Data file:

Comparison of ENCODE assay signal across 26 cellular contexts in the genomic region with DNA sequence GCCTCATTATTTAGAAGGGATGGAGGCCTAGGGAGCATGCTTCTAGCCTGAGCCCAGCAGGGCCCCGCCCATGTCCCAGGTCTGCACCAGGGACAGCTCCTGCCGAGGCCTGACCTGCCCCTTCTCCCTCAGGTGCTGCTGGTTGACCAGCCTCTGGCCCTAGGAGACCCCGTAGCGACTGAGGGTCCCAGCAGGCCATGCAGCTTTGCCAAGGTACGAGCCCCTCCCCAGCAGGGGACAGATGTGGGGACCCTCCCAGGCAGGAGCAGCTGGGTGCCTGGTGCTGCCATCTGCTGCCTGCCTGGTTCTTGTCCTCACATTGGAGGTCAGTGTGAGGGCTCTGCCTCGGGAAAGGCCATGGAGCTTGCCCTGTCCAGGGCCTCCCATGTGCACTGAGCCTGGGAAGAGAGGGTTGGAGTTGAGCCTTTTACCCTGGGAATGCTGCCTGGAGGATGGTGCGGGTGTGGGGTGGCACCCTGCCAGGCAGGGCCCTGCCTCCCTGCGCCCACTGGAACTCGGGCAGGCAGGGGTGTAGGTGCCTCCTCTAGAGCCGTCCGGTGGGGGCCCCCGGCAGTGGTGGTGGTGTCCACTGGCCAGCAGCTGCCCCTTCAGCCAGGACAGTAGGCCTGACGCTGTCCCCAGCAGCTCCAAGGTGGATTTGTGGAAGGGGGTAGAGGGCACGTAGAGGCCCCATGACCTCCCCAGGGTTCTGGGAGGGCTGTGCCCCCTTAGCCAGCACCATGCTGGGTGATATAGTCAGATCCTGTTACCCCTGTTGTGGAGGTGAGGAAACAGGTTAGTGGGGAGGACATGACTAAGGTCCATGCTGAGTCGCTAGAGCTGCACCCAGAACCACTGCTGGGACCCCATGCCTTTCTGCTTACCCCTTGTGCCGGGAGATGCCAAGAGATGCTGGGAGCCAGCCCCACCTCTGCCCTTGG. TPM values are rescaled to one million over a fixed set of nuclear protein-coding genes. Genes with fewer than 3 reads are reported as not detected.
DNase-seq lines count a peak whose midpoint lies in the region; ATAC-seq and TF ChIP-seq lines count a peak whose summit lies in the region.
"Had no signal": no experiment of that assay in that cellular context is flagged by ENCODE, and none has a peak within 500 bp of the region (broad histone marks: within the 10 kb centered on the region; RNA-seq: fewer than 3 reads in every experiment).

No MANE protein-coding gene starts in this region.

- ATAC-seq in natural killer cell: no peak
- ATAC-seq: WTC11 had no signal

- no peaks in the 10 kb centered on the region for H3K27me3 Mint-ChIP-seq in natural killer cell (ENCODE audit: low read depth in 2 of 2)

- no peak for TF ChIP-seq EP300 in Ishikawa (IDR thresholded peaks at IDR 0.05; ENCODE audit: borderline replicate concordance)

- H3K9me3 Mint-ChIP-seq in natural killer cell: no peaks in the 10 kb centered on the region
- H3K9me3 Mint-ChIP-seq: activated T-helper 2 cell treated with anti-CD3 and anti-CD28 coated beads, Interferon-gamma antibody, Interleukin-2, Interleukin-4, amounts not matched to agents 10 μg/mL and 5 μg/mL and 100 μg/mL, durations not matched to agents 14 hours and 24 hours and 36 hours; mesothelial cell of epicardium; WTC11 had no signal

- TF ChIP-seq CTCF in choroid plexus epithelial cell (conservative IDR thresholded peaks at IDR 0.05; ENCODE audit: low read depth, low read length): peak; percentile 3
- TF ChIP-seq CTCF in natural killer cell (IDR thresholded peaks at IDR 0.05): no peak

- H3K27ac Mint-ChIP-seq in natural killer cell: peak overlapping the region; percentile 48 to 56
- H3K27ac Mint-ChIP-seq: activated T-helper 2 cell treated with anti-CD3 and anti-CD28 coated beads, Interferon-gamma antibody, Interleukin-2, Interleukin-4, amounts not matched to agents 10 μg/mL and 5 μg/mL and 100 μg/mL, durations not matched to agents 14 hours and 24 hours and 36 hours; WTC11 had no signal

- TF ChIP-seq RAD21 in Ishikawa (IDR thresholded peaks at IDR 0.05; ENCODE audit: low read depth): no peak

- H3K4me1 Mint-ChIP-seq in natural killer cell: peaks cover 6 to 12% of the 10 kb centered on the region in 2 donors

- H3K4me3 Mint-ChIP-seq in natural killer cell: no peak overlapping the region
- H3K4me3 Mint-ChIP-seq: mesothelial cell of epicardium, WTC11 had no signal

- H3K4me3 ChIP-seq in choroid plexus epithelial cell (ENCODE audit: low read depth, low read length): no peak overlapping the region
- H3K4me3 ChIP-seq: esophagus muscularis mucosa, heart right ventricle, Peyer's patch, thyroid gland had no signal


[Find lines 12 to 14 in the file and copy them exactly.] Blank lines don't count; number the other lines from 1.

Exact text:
- TF ChIP-seq CTCF in natural killer cell (IDR thresholded peaks at IDR 0.05): no peak

- H3K27ac Mint-ChIP-seq in natural killer cell: peak overlapping the region; percentile 48 to 56
- H3K27ac Mint-ChIP-seq: activated T-helper 2 cell treated with anti-CD3 and anti-CD28 coated beads, Interferon-gamma antibody, Interleukin-2, Interleukin-4, amounts not matched to agents 10 μg/mL and 5 μg/mL and 100 μg/mL, durations not matched to agents 14 hours and 24 hours and 36 hours; WTC11 had no signal